See also strains and sprains
Knee Ligament Injuries
There are various ligaments around the knee which have a significant role and importance in knee joint stability.
Medial Collateral Ligament (MCL)
The MCL stabilizes the inside of the knee and resists forces that open up the inside of the knee especially when the knee is in full extension (fully straight). The MCL is commonly injured in contact injuries with the contact against the knee or lower leg. It can also be injured by inwardly twisting the knee with the foot planted on the floor.
Lateral Collateral Ligament (LCL)
The LCL stabilizes the outside of the knee and resists forces that open up the outside of the knee. It also resists rotational forces with the knee flexed (bent). The LCL is less commonly injured than the MCL. As with the MCL the injury may either be contact or non contact
Anterior Cruciate Ligament Injury (ACL)
The anterior cruciate ligament is inside the knee joint between the tibia (shin bone) and femur (thigh bone). It prevents anterior (forwards) displacement of the tibia and also gives some rotational stability.
Injury occurs most commonly when the knee is flexed (bent) and the tibia is rotated in either direction as the foot is planted on the floor.
Posterior Cruciate Ligament Injury (PCL)
The PCL is also situated within the knee joint between the tibia and femur. The PCL prevents excessive posterior (backwards) movement of the tibia and also helps with side to side and rotational stability of the knee. It is less commonly injured than the ACL.
Ligament injuries are graded between grade I (minor strain) to grade IV (large tear). By undertaking a thorough history and a full examination of the knee the physiotherapist is able to assess the degree of damage to these stabilising ligaments. An MRI scan may also be carried out to establish which ligament or ligaments are injured. Physiotherapy treatment is guided by the degree of the strain/tear and is aimed at regaining stability. The physiotherapist will advise on an individualised rehabilitation schedule to suit your sporting and daily activity levels. If the injury is severe a referral to an orthopaedic specialist may be required.
An anterior cruciate ligament repair is a surgical procedure usually carried out as a result of a rupture to the ligament caused by injury. The ACL is situated between the tibia and femur within the knee joint. The injury is often a non-contact injury, for example deceleration with sudden stopping or jumping or turning. A 'pop' is often felt or heard. Swelling develops over the following few hours.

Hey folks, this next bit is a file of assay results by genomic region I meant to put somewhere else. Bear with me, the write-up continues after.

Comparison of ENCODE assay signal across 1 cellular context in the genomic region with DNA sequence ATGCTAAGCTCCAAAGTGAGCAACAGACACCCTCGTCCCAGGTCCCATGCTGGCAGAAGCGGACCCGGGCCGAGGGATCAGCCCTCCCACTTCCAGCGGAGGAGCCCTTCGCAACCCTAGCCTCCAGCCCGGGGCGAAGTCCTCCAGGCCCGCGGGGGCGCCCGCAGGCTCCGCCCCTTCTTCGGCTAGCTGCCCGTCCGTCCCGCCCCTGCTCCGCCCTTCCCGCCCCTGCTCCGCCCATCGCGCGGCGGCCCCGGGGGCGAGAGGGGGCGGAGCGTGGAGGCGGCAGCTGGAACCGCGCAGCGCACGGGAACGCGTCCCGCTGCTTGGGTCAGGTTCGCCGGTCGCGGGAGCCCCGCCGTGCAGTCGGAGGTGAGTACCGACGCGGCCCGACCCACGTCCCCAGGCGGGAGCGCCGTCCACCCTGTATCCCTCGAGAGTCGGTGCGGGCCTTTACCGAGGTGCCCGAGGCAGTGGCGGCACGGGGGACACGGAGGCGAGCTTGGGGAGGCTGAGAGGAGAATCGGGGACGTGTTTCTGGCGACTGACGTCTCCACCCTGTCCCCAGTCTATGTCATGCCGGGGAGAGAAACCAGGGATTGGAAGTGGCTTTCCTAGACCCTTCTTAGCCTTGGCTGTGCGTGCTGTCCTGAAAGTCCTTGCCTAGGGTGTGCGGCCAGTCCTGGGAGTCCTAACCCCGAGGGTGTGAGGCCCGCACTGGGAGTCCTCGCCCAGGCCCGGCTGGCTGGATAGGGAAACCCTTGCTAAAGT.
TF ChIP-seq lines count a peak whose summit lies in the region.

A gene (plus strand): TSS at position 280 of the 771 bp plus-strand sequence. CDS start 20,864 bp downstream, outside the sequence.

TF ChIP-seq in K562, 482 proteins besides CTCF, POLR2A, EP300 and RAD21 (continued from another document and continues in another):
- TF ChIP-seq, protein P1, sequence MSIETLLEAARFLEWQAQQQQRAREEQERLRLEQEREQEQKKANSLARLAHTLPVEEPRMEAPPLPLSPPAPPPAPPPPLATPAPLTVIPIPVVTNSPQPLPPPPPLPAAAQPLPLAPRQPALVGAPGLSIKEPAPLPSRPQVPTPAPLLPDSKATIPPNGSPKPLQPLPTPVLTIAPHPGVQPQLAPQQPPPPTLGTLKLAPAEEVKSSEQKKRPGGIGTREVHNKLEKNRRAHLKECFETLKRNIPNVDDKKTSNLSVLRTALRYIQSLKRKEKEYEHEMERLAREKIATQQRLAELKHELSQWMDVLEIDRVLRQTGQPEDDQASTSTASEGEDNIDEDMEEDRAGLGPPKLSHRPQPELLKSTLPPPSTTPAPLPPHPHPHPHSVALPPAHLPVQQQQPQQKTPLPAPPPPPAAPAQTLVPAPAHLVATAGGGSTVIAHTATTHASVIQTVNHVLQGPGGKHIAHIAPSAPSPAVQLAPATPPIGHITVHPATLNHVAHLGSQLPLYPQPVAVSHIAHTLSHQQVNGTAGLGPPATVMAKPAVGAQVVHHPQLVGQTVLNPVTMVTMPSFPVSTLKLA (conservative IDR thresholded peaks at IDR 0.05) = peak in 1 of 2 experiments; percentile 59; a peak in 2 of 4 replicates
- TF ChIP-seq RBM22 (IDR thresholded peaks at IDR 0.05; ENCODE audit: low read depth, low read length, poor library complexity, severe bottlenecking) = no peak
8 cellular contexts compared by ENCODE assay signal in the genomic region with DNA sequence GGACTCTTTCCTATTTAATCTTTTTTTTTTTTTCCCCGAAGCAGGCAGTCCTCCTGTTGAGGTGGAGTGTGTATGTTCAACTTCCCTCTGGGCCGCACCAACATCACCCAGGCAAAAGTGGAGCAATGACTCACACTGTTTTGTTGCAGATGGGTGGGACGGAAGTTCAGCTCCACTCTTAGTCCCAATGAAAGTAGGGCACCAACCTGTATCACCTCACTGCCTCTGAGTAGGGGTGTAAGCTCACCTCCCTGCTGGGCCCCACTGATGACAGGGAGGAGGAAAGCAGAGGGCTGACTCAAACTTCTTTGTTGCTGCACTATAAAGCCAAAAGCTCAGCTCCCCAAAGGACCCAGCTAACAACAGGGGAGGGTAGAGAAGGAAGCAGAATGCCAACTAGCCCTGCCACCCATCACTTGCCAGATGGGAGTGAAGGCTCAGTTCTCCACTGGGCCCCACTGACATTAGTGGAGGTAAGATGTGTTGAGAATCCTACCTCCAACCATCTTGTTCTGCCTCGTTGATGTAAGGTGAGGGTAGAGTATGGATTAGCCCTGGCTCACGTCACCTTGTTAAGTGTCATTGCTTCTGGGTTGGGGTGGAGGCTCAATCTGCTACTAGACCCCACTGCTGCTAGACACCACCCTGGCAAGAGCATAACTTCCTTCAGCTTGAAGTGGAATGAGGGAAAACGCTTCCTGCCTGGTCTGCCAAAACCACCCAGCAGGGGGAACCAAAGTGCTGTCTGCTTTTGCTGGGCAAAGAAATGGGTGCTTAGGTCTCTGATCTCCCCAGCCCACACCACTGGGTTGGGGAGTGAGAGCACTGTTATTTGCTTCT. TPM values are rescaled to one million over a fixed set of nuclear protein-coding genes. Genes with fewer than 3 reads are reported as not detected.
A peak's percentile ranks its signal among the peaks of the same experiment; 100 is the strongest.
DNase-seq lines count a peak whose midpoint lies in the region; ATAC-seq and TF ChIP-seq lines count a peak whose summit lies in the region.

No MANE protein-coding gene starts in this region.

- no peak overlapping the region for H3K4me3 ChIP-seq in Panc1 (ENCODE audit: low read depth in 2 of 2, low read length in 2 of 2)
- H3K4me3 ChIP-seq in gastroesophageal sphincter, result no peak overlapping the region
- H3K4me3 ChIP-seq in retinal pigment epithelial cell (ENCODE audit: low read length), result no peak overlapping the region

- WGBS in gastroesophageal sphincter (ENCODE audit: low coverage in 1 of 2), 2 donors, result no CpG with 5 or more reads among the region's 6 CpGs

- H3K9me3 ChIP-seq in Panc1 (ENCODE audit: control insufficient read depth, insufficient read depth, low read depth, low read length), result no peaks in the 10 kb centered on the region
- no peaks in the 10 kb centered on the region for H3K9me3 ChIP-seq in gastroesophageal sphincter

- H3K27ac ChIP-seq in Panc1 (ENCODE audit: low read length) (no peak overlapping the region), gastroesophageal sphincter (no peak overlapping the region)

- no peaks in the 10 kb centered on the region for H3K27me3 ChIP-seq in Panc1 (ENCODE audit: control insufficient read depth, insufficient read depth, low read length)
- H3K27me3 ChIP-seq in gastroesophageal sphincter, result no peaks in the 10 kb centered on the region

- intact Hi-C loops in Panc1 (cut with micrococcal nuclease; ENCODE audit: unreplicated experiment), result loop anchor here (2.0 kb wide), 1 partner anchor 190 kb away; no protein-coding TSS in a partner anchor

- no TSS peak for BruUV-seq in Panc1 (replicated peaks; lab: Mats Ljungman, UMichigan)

A contact injury usually results in multi ligament injury.
An ACL reconstruction is carried out to replace the torn ligament usually using part of your own hamstring tendon.
Following the surgery physiotherapy is aimed at reducing swelling, restoring movement and strengthening the muscles around the knee and trunk in order to regain full function, weight bearing and mobility. Physiotherapy lasts for between 6 and 10 weeks. You will be advised on a self management programme including gym exercise when appropriate. Active return to sport is usually around 6-12 months after the surgery. Physiotherapy is key to achieving your functional goals.
Knee Meniscus Injuries
The menisci (cartilage) in the knee joint sit between the femur (thigh) and tibia (shin). The menisci are integral to knee joint health. Their function includes transmitting loads across the knee joint, providing stability to the knee, shock absorption and joint lubrication and nutrition.
There are two menisci in each knee - the medial meniscus (inner side of the knee) and lateral meniscus (outer side of the knee). Each meniscus can be divided into portions to classify an injury. This can be done either based on the location of the meniscus within the knee or by how the blood is supplied to the meniscus. The blood supply classification is useful in determining how well an injury will heal (good blood supply is essential for healing).
Injuries to a meniscus are usually the result of a high force trauma. Sometimes low force trauma injuries occur, however this is more likely to happen in a meniscus that already has undergone some degenerative change. During the injury a popping sensation may be felt.